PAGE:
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World Bank Approves New Financing for More Affordable Housing in Tanzania as its Cities Expand

February 24, 2015

WASHINGTON D.C. February 24, 2015 – The World Bank Group’s Board of Executive Directors today approved $60 million in new financing from the highly-concessional International Development Association (IDA)* to help Tanzania develop a viable mortgage finance market for affordable housing. The new financing will build on the achievements of the ongoing 2010 Housing Finance Project (HFP) and brings the total IDA investment in the project to $100 million.

The HFP has overseen the establishment of the Tanzania Mortgage Refinancing Company (TMRC) which is playing a key role in developing the mortgage market. The Company provides long term financing to mortgage lenders which has encouraged an increasing number of banks to offer mortgages. Improved access to financing has also contributed to the growing supply of affordable housing coming onto the market.  

The project, which is being implemented by the Bank of Tanzania, is also delivering a comprehensive capacity building program on the mortgage market targeting service providers, financial intermediaries, market professionals, policy makers, regulators, government authorities, the judiciary and the general public. 

Tanzania's rapid urbanization in recent years has underscored the urgency to improve access to finance for affordable housing,” says Philippe Dongier, World Bank Country Director for Tanzania, Burundi and Uganda. “Developing mortgage markets will make it possible for ordinary families (including those that have low incomes) to invest in their own housing as opposed to renting or building slowly over many years as and when they set aside some savings. The mortgage market will go a long way in addressing the constraints to accessing housing credit which many working urban residents face, and it will further expand the construction industry and associated jobs.”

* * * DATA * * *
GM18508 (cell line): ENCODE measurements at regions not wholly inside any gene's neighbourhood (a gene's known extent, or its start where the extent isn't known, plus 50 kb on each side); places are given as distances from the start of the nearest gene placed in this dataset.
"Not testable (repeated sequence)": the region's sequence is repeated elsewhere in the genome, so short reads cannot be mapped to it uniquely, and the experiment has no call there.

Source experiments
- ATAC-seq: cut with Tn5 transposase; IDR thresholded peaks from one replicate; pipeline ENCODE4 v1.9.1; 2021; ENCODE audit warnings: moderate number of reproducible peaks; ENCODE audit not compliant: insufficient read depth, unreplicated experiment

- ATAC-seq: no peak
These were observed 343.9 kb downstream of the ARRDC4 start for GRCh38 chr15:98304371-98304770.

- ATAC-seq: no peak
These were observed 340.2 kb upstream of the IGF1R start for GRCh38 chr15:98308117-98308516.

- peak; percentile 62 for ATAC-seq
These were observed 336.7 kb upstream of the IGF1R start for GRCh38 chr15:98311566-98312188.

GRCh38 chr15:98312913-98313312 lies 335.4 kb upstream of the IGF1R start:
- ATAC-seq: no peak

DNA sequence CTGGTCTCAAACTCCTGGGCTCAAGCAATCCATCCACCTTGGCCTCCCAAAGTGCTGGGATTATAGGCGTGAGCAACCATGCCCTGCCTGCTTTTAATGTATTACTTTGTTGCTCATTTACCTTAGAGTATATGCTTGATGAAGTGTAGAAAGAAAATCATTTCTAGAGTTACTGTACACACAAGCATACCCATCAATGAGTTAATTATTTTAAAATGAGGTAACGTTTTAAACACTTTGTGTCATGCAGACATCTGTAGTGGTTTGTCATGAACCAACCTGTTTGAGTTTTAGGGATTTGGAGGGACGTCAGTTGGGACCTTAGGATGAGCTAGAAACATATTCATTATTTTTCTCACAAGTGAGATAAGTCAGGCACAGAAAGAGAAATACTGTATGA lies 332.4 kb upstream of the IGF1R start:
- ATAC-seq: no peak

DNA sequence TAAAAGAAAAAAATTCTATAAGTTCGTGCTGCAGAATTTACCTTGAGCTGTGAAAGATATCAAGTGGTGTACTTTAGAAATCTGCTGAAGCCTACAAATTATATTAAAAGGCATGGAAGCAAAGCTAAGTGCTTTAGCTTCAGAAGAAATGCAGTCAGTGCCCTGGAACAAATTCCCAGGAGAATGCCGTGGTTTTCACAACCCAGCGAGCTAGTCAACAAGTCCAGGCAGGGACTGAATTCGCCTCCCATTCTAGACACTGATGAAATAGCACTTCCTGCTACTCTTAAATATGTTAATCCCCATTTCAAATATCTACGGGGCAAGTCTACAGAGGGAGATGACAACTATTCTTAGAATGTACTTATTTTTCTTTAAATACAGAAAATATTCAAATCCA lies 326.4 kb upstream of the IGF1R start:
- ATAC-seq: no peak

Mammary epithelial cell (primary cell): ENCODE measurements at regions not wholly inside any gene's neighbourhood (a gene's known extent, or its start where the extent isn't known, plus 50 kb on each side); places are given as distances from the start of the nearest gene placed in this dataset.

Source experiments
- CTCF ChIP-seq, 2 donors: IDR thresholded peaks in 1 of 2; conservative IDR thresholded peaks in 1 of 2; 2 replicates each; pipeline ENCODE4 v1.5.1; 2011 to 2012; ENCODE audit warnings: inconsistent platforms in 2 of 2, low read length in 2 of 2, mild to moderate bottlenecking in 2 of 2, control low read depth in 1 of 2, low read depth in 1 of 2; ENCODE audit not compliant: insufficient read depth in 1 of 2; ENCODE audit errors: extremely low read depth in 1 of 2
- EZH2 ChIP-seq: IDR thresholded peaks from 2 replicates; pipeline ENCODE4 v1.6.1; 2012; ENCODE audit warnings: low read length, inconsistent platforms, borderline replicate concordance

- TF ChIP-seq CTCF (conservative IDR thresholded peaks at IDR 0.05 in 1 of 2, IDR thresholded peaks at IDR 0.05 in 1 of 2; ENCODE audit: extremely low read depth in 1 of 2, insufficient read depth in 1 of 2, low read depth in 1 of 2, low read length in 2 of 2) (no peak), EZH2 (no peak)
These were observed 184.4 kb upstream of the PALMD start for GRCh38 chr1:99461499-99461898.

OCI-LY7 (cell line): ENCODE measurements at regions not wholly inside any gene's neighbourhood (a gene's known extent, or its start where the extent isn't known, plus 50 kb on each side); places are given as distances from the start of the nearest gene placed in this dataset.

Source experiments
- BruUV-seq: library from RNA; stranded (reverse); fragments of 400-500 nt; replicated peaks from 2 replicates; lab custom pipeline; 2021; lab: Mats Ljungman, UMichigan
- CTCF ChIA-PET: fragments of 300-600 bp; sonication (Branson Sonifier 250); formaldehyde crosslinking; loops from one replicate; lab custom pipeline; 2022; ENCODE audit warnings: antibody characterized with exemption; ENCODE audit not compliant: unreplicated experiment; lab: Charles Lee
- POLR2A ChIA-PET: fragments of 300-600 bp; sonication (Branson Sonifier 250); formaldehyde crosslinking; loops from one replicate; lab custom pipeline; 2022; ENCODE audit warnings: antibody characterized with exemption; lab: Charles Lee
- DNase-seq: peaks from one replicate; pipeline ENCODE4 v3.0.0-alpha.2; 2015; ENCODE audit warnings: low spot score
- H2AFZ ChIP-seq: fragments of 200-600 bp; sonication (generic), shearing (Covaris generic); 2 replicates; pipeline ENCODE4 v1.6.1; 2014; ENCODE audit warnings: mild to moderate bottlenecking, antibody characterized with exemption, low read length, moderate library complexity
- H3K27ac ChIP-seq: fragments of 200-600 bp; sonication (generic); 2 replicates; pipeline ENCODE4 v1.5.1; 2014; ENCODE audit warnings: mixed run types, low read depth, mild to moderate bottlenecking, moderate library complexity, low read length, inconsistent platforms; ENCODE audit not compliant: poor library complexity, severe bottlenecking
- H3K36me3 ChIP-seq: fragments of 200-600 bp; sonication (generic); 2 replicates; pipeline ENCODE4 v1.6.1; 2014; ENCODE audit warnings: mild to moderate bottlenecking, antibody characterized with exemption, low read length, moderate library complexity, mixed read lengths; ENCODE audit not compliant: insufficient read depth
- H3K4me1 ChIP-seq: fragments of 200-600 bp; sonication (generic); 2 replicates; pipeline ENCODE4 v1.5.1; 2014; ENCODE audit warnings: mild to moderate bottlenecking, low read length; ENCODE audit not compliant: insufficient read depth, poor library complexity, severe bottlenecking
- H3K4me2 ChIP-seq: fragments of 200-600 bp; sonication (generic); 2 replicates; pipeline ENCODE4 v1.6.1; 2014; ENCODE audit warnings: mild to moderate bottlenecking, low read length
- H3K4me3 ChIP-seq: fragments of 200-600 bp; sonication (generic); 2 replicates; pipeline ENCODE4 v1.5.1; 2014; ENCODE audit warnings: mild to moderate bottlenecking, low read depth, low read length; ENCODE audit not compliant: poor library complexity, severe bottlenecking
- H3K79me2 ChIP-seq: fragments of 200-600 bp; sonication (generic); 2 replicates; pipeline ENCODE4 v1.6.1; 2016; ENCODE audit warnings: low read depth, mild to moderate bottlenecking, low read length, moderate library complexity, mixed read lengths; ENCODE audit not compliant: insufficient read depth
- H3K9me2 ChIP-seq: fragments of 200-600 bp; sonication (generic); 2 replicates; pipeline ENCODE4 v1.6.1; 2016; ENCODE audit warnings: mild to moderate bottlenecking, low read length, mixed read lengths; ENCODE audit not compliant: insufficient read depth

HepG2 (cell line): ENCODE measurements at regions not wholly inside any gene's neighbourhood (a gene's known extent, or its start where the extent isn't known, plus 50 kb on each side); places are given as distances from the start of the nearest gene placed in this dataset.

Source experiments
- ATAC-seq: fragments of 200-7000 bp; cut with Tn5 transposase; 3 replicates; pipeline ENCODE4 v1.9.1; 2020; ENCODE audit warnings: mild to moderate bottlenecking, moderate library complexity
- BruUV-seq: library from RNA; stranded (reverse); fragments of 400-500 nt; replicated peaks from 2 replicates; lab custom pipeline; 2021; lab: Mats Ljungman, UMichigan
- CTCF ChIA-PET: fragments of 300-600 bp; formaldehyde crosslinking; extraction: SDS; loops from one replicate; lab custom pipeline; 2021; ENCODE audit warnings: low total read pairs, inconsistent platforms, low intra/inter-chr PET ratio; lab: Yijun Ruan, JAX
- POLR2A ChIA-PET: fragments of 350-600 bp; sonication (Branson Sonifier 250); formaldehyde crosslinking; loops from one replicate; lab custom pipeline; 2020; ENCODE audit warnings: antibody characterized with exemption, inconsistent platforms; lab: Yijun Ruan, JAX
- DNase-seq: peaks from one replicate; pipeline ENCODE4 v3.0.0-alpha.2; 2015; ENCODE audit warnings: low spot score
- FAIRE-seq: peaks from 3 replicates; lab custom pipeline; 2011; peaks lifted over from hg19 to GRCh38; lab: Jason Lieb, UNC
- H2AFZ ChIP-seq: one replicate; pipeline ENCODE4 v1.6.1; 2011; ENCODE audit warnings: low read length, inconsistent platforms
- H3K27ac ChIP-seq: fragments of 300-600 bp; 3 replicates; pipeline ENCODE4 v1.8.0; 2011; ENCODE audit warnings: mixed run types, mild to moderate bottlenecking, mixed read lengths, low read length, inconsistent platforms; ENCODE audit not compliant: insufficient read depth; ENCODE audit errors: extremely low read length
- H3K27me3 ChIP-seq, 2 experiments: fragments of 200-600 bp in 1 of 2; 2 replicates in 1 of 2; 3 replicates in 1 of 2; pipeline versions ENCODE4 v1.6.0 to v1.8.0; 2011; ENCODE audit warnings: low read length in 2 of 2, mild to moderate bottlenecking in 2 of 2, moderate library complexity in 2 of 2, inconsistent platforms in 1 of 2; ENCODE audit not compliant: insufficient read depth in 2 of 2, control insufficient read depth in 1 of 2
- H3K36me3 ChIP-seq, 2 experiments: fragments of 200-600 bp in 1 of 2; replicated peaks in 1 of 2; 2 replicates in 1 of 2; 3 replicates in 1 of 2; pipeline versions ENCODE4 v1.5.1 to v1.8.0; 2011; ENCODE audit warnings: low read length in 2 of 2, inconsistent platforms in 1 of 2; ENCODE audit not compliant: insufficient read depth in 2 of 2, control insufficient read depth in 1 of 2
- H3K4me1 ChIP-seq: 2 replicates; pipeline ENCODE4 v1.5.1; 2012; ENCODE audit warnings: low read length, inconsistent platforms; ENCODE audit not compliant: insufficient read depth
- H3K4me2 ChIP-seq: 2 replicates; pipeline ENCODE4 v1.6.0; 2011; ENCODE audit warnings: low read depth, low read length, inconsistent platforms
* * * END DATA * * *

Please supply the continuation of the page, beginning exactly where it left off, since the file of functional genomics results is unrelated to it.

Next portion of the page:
The TMRC provides a critical link between investors and housing markets, ensuring the needed capital is invested in growing Tanzania’s housing resources. The company is now fully capitalized and profitable with paid-in share capital amounting to $8.8 million from its shareholders, currently consisting of 12 commercial banks.

TMRC has been operating for three years and already has made a large impact. The number of banks now offering mortgage loans has grown from only eight banks in 2010 to 19 in 2014 and mortgage repayment periods increased from the maximum of seven years that was previously offered to 20 years that banks offer now,” says Yoko Doi, World Bank Senior Financial Sector Specialist, who is the Task Team Leader for the HFP. “The additional IDA funds will put TMRC on a stronger path to sustainability by raising its own funding through other means, such as local bond issuance.”

Another initiative set up under the project is the Housing Microfinance Fund (HMFF). Launching during 2015, the HMFF will provide long-term loans for lower income earners who currently lack access to housing finance either for the purchase of a home or for home improvements. The additional IDA financing will allow the HMFF to be in a position to start building microfinance institutions’ capacities to develop and administer housing microfinance products.

The HFP is aligned with Tanzania’s five-year National Strategy for Growth and Poverty Reduction (MKUKUTA) and the Tanzania Development Vision 2025, which highlight the importance of affordable housing, access to finance, and capital market development.

* The World Bank’s International Development Association (IDA), established in 1960, helps the world’s poorest countries by providing grants and low to zero-interest loans for projects and programs that boost economic growth, reduce poverty, and improve poor people’s lives. IDA is one of the largest sources of assistance for the world’s 77 poorest countries, 39 of which are in Africa. Resources from IDA bring positive change for 2.8 billion people living on less than $2 a day. Since 1960, IDA has supported development work in 112 countries. Annual commitments have averaged about $18 billion over the last three years, with about 50 percent going to Africa.

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